As a right fielder and pitcher for the Graves County Eagles, Matt Byrn displayed above-average talent. He sported a fastball in the 80s as well as, by his own modest admission, a “pretty good” curve ball. He didn’t envision ever playing professionally, but he was good enough to earn a scholarship to play baseball for a private Christian university in Tennessee.
But during Matt’s senior year, he was thrown a curve ball when the coach who offered him a scholarship left the school. Suddenly, baseball was no longer an option. Matt needed a back-up plan.
“When the scholarship fell through, I started thinking about engineering at UK in Lexington; but as I looked at the financial cost, it was clear that wasn’t going to happen unless I won a full-ride scholarship,” says Matt.
Fortunately, Matt’s father discovered UK’s engineering program located in Paducah. He and Matt agreed that enrolling in Paducah would save money and allow him to get started on his education. After two years, Matt’s father said, Matt could finish his degree in Lexington.
Two years later, a funny thing happened. Matt no longer wanted to move to Lexington.
“I loved it here,” Matt, now a senior majoring in mechanical engineering, shares. “I liked the small community and small classes. I was a part of a tight group of fellow engineering students and we would help each other through the tough times and didn’t want to leave them. I was getting the best of both worlds—paying less to go to school and receiving a more personalized education.”
Not only has Matt’s education benefitted from student-to-faculty ratio, he has also been mentored by faculty members Charles Lu and William Murphy. Their insights have helped Matt gain a clearer picture of how to sort through the opportunities that come with an engineering education.
“This fall, I rode to and from the Tau Beta Pi convention in Lexington with Dr. Murphy. We talked about my ambition and how he has made career decisions. A special thing about him is that he gives advice on how to make decisions without actually telling you what he thinks you should do.”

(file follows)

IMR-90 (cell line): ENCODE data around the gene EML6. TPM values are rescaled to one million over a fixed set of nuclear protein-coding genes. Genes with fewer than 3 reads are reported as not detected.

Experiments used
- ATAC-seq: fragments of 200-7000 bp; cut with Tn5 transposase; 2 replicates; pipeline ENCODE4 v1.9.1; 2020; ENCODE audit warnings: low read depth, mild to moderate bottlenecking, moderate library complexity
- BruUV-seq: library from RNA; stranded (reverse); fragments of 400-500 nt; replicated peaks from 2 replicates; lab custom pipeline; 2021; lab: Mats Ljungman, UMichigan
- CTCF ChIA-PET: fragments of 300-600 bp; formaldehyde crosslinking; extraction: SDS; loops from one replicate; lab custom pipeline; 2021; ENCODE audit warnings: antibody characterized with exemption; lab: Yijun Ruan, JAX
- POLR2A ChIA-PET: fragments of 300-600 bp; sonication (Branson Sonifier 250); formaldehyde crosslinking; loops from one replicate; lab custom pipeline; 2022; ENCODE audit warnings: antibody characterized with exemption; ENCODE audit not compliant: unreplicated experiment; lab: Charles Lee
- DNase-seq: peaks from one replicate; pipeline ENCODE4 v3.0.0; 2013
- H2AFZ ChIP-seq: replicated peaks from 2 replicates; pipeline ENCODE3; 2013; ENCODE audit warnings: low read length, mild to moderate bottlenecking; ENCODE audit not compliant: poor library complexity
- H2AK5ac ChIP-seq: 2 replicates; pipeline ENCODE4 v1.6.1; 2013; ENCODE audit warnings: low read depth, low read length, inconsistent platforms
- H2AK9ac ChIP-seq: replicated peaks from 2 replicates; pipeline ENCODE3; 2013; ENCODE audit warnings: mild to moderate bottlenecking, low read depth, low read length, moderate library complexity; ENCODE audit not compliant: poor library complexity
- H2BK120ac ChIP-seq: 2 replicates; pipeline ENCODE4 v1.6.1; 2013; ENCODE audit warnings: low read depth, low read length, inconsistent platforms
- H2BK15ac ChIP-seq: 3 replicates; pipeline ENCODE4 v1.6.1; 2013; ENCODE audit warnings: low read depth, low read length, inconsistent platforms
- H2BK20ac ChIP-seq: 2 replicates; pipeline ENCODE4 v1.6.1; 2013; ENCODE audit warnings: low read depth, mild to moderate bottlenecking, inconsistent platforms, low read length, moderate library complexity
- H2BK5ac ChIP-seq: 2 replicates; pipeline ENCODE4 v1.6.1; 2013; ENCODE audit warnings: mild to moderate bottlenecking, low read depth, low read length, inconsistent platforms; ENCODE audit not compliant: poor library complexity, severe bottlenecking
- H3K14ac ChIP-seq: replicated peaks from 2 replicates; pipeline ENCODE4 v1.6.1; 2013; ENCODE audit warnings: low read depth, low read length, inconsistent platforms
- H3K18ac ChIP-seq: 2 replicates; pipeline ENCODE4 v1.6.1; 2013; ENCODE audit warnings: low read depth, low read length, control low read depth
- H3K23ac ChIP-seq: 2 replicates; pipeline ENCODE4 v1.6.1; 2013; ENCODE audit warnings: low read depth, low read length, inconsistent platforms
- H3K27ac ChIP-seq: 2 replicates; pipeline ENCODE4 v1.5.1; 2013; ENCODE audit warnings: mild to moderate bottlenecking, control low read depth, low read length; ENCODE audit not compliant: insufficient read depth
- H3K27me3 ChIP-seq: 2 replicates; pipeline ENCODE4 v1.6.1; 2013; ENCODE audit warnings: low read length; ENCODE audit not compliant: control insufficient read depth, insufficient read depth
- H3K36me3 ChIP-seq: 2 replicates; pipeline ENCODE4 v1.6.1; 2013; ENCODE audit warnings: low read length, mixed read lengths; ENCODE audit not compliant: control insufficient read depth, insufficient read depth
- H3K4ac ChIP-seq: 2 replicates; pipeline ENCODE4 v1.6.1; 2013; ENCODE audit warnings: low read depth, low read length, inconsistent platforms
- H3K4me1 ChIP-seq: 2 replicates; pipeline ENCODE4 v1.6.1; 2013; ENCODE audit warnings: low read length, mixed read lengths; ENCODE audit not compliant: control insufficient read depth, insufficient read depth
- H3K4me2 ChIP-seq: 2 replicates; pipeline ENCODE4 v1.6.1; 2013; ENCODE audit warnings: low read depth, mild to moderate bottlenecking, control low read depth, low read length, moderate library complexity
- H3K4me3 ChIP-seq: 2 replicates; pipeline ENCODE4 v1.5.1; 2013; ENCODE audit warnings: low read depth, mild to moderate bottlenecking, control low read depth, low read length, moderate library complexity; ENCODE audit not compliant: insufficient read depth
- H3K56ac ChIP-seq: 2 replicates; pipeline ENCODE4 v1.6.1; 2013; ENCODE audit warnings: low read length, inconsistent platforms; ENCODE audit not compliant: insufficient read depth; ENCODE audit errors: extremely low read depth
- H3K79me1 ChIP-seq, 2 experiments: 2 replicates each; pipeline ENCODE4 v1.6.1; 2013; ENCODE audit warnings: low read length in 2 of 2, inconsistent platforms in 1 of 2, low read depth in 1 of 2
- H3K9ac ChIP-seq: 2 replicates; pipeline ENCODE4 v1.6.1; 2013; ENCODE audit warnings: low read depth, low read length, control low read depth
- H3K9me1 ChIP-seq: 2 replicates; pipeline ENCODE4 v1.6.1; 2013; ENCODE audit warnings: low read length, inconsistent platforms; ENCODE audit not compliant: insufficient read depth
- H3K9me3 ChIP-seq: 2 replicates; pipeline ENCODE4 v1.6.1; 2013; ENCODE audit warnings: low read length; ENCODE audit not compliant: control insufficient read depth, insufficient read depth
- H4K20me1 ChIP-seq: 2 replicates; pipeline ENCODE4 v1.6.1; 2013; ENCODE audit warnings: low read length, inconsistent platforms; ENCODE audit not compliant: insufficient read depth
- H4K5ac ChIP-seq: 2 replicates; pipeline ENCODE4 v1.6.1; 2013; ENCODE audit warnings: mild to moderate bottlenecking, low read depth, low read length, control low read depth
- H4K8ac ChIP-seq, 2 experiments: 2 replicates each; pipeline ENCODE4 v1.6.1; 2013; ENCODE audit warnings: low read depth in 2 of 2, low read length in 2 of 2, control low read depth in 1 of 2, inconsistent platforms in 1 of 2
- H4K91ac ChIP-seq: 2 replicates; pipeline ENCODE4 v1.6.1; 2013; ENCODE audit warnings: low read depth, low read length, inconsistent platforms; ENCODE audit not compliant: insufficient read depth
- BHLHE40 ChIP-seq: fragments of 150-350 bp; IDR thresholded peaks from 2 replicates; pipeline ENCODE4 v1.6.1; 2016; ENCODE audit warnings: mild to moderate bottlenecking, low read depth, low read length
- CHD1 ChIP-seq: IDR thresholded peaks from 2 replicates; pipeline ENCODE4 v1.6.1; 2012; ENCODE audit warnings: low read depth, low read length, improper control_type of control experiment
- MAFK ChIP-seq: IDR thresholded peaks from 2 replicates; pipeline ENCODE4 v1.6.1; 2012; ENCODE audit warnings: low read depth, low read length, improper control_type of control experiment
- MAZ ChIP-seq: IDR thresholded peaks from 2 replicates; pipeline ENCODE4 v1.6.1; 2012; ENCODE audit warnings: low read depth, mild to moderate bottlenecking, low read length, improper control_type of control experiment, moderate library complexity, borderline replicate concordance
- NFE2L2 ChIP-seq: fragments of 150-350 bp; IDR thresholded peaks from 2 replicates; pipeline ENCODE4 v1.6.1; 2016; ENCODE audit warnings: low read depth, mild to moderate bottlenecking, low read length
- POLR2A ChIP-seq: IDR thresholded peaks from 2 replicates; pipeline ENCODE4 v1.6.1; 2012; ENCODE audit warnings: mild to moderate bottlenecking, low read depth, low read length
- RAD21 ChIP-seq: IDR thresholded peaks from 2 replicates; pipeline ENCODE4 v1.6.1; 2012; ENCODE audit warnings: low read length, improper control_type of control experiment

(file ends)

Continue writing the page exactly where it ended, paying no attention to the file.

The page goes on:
But Matt hasn’t waited for his diploma to begin seizing opportunities. This past summer, he was accepted into a Research Experiences for Undergraduates (REU) program at The University of Tennessee, Knoxville where he did biological research on the aggregation of motile bacteria. For the first time, Matt saw engineering’s versatility.
“I was surprised to see how my mechanical engineering education applied to molecular biology. Because it was strongly physics based and involved computer simulation and analysis, my skills transferred easily.”
As he prepares to graduate, Matt has already interviewed with two companies even as he continues to think about graduate school. Whichever route he takes, he believes he can apply his learning toward solutions to problems new and old. That knowledge gives him satisfaction and confidence, even if he becomes slightly nostalgic when baseball players start working out for the upcoming season.
“I miss baseball sometimes, but once the coach left and my scholarship was withdrawn, I took it as a sign that perhaps I needed to focus on my career instead,” he says. “I’m glad I did and I believe the quality of my degree is on par with what I could get anywhere else.”